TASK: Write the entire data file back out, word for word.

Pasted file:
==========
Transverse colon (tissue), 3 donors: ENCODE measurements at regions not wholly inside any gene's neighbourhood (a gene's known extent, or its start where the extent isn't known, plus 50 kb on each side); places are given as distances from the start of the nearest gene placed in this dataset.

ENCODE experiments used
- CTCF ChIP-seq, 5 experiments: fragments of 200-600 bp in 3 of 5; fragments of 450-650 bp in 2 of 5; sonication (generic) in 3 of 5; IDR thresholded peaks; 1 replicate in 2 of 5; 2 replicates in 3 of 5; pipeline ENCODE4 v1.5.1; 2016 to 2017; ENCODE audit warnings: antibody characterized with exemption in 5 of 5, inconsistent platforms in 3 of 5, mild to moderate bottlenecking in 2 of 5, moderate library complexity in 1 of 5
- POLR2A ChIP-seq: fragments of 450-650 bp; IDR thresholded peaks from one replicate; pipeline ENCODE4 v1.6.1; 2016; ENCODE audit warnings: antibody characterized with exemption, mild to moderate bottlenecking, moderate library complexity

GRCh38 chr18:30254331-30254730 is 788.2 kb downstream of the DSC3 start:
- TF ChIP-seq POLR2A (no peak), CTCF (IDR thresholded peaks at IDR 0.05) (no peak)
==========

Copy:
Transverse colon (tissue), 3 donors: ENCODE measurements at regions not wholly inside any gene's neighbourhood (a gene's known extent, or its start where the extent isn't known, plus 50 kb on each side); places are given as distances from the start of the nearest gene placed in this dataset.

ENCODE experiments used
- CTCF ChIP-seq, 5 experiments: fragments of 200-600 bp in 3 of 5; fragments of 450-650 bp in 2 of 5; sonication (generic) in 3 of 5; IDR thresholded peaks; 1 replicate in 2 of 5; 2 replicates in 3 of 5; pipeline ENCODE4 v1.5.1; 2016 to 2017; ENCODE audit warnings: antibody characterized with exemption in 5 of 5, inconsistent platforms in 3 of 5, mild to moderate bottlenecking in 2 of 5, moderate library complexity in 1 of 5
- POLR2A ChIP-seq: fragments of 450-650 bp; IDR thresholded peaks from one replicate; pipeline ENCODE4 v1.6.1; 2016; ENCODE audit warnings: antibody characterized with exemption, mild to moderate bottlenecking, moderate library complexity

GRCh38 chr18:30254331-30254730 is 788.2 kb downstream of the DSC3 start:
- TF ChIP-seq POLR2A (no peak), CTCF (IDR thresholded peaks at IDR 0.05) (no peak)